Suicide vest on display in Trinco
It seems something of a tautology. Suicide bombers are suicidal. This is, however, not the dominant view. According to Mia Bloom at Penn State, “You don’t want to conflate the Western ideas of suicide with something that is, in the Middle East, a religious ceremony.” I still find that most western analysts of suicide bombing falter, however, when they make it a Middle Eastern or Muslim thing. The Sri Lankan example is proof that it isn’t and a scientific study of the thing has to go beyond the 9/11 bias of focusing on a strange Muslim threat. I once read a profile of a Sri Lankan suicide bomber in Marie Claire which talked about how she was repeatedly raped at 7 and how other LTTE bombers were from similar background. In that vein, these scholars Williams and Lankford may be on to something when they say that many suicide bombers have suicidal tendencies themselves. The bombing organizers they interviewed, for example, have none.
Islam is an interesting basket that Western media and scholarship puts all kinds of batshit into. This is not accurate however, because most Muslims are not Arab. Most are in Indonesia or India and they don’t exactly fit into the Western analysis. Living in Sri Lanka, I know tons of Muslims as neighbors and friends, a reality which might lead western researchers to question some of their assumptions. I am increasingly of the belief that much of the presentation layer of this life just obscures a simple business logic. That economic and personal concerns predominate. A prior work by Robert Pape presumed that the logic of suicide bombing was more about perceived occupation than religion, which thus squares with Sri Lankan cases.
It is curious, however, that the canon of work on suicide bombers seems to accept religion as an unquestioning motive. The quantity of non-religious bombers in Sri Lanka would seem to disprove this as an explanation for suicide bombing in general, but most people still define it as an Islamic invention and phenomenon. It is neither. As one example, in his interesting book The End Of Faith, Sam Harris details a scene of a suicide bomber entering a bus and concludes ‘Why is it so easy, then, so trivially easy – you-could-almost-bet-your-life-on-it easy – to guess the young man’s religion?’ Well, it’s not. For me the first example that springs to mind is a Hindi/Christian or atheist LTTE suicide bomber. Indeed, until 2000 a significant proportion of suicide bombers were Sri Lankan, almost half. Hardly something you’d bet your life on.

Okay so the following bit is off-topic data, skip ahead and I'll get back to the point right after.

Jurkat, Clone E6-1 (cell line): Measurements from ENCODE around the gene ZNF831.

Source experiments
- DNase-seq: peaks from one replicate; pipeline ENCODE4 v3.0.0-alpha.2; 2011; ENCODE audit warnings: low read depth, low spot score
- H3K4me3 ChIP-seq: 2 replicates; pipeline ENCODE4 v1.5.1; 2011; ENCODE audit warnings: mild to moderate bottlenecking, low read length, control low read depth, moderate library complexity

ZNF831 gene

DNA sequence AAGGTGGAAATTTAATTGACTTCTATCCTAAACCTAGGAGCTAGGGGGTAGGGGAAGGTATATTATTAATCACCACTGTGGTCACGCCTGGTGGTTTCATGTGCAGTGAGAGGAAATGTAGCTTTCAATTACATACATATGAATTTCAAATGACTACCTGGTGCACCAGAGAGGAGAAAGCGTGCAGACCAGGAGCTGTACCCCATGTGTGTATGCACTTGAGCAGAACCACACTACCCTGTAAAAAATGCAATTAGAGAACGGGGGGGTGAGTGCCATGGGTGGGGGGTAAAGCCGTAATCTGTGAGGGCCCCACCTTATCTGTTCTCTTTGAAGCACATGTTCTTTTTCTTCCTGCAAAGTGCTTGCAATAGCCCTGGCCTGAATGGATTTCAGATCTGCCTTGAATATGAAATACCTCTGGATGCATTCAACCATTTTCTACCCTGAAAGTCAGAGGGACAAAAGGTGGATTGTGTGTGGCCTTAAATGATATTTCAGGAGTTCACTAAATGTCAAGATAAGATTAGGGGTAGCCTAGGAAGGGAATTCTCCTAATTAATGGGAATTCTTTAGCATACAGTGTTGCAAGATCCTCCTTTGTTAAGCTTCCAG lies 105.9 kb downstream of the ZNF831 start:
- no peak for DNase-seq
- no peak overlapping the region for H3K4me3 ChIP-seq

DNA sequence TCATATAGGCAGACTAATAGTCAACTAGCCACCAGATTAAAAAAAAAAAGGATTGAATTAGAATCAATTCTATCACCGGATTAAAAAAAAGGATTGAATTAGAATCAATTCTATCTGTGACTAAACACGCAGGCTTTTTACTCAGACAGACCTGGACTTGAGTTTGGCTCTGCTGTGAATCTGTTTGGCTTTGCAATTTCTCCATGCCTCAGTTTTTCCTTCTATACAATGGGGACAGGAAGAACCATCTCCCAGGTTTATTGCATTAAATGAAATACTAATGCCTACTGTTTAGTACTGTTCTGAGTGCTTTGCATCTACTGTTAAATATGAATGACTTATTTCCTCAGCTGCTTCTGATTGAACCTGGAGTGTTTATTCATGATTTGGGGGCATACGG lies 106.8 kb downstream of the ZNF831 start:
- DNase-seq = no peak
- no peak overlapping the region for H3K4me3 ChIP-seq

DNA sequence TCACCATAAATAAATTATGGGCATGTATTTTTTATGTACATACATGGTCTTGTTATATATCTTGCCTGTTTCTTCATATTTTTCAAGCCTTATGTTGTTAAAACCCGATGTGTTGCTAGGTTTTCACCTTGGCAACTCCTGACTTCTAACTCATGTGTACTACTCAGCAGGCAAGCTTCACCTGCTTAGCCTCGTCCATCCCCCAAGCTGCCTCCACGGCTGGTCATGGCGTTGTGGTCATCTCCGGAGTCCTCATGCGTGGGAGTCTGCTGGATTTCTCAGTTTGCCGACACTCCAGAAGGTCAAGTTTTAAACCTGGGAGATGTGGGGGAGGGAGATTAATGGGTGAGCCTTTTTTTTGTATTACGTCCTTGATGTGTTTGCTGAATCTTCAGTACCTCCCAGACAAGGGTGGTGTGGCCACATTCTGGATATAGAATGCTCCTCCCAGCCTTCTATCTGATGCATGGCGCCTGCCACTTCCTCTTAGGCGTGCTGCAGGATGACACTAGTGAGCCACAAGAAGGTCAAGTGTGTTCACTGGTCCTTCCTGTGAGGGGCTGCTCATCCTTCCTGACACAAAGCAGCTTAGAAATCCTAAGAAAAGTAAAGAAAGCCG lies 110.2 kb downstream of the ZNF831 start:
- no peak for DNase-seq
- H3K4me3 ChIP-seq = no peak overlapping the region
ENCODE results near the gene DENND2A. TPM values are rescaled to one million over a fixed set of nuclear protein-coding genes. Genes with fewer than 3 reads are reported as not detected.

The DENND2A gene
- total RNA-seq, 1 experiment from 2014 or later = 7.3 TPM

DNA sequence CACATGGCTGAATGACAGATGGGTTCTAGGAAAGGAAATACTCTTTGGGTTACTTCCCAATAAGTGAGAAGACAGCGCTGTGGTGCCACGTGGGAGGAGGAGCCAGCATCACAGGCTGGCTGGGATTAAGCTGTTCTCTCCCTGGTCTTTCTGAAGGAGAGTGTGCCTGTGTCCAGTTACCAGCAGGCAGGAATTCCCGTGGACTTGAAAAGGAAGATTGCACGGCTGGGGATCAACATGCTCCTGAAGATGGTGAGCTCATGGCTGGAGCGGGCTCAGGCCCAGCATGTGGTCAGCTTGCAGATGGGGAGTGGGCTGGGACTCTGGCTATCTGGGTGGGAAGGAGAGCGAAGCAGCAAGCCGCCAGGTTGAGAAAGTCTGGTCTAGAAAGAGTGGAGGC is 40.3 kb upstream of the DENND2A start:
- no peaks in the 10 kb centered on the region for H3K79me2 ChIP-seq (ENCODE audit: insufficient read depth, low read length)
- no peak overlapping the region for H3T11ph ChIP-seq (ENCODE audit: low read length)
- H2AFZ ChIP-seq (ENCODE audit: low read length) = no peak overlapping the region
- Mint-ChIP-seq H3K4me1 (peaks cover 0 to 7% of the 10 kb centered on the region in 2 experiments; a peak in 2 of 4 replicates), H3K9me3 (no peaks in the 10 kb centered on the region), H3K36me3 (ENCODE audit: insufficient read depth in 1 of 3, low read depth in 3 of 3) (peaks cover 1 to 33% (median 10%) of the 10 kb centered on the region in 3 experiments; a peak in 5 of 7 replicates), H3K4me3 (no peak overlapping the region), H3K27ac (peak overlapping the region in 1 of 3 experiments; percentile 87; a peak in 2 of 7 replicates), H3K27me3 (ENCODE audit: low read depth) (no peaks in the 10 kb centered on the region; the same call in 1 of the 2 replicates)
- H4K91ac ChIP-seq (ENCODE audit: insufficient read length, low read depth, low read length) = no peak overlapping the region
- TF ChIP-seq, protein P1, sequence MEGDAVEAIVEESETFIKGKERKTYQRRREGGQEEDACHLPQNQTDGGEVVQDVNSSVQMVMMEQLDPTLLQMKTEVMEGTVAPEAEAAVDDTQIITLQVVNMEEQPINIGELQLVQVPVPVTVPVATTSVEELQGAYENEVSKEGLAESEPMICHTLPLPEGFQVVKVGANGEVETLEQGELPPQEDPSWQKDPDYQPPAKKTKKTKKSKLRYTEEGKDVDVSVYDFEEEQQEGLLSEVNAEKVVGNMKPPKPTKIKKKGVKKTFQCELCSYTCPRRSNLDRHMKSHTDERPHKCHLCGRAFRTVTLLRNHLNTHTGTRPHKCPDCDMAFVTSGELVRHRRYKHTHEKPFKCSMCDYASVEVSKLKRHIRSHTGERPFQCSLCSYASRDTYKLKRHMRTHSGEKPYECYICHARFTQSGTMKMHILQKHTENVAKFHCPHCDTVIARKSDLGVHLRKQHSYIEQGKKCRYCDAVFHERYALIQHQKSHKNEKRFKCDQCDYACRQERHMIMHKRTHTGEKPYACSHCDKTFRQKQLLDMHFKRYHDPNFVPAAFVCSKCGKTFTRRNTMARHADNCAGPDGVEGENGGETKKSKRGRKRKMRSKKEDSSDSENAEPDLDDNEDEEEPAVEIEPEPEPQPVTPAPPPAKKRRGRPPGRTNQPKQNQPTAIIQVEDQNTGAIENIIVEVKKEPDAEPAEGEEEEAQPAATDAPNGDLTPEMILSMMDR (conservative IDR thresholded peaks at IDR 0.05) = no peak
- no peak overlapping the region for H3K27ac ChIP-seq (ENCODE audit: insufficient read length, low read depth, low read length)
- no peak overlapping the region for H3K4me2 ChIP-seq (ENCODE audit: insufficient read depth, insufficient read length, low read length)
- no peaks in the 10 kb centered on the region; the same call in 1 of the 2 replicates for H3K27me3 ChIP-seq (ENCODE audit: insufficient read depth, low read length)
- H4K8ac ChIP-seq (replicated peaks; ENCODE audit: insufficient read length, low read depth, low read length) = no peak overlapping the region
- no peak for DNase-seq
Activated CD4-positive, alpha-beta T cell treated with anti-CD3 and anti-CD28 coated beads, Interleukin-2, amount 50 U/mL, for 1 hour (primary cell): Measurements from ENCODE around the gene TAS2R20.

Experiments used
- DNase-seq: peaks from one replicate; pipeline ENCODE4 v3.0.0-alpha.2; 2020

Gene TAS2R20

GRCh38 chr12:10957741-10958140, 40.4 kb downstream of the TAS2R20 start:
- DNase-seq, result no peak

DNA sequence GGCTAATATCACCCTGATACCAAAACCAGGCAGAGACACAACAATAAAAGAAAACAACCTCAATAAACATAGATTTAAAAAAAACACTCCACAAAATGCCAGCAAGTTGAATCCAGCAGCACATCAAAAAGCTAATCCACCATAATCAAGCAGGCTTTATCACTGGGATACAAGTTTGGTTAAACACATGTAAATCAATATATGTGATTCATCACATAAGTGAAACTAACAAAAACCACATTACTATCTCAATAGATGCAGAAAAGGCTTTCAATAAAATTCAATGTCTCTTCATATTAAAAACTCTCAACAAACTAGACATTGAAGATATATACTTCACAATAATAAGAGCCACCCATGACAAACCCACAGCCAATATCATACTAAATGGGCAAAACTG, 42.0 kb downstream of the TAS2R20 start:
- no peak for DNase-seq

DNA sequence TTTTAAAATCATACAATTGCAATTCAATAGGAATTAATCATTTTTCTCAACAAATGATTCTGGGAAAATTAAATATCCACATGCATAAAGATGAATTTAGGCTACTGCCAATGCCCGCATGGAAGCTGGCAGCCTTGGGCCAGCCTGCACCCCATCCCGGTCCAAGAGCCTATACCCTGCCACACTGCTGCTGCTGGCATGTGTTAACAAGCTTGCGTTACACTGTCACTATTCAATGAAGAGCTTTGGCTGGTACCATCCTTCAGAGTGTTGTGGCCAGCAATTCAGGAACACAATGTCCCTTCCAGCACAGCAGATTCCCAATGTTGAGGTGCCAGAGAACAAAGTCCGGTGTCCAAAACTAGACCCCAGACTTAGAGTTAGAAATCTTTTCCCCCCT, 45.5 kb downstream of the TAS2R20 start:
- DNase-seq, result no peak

The Sri Lankan case may be an outlier, but I don’t think it’s correct to say that religion is the cause for suicide bombing without looking at other factors. Suicide bombing in Iraq increased after US occupation, for example, while Islam presumably remained relatively constant. As I said before, I’m finding that more and more seemingly ideological issues are actually very bread and butter underneath. The ideology is almost an emergent layer on top of innate human tendencies, like religion itself may be.
Thus, it is interesting to see scholars exploring the idea that suicide bombers may have suicide has part of their motivation (Boston Globe). Thinking about it, we all have an instinct to live, and standing there, the moment before you blow yourself up, ones own life must figure somewhere in your mind.